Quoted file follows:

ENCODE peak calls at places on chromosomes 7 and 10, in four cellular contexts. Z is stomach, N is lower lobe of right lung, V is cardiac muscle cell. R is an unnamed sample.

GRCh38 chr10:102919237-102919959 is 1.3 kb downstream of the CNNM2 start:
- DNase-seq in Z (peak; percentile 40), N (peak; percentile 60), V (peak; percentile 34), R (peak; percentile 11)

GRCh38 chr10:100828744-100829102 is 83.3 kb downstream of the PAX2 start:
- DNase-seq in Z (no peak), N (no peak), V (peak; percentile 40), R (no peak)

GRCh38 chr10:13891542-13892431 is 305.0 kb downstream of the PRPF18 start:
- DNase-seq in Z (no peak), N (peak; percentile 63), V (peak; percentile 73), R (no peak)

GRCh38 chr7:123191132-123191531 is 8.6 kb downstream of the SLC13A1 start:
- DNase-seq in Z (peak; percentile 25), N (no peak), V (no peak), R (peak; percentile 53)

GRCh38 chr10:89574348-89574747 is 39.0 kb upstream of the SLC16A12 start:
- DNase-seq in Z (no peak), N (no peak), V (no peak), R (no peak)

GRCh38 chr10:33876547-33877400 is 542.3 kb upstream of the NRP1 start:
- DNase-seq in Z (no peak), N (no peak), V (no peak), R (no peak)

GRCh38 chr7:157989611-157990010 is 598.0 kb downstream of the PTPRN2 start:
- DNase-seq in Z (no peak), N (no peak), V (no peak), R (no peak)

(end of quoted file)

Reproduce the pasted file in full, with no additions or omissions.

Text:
ENCODE peak calls at places on chromosomes 7 and 10, in four cellular contexts. Z is stomach, N is lower lobe of right lung, V is cardiac muscle cell. R is an unnamed sample.

GRCh38 chr10:102919237-102919959 is 1.3 kb downstream of the CNNM2 start:
- DNase-seq in Z (peak; percentile 40), N (peak; percentile 60), V (peak; percentile 34), R (peak; percentile 11)

GRCh38 chr10:100828744-100829102 is 83.3 kb downstream of the PAX2 start:
- DNase-seq in Z (no peak), N (no peak), V (peak; percentile 40), R (no peak)

GRCh38 chr10:13891542-13892431 is 305.0 kb downstream of the PRPF18 start:
- DNase-seq in Z (no peak), N (peak; percentile 63), V (peak; percentile 73), R (no peak)

GRCh38 chr7:123191132-123191531 is 8.6 kb downstream of the SLC13A1 start:
- DNase-seq in Z (peak; percentile 25), N (no peak), V (no peak), R (peak; percentile 53)

GRCh38 chr10:89574348-89574747 is 39.0 kb upstream of the SLC16A12 start:
- DNase-seq in Z (no peak), N (no peak), V (no peak), R (no peak)

GRCh38 chr10:33876547-33877400 is 542.3 kb upstream of the NRP1 start:
- DNase-seq in Z (no peak), N (no peak), V (no peak), R (no peak)

GRCh38 chr7:157989611-157990010 is 598.0 kb downstream of the PTPRN2 start:
- DNase-seq in Z (no peak), N (no peak), V (no peak), R (no peak)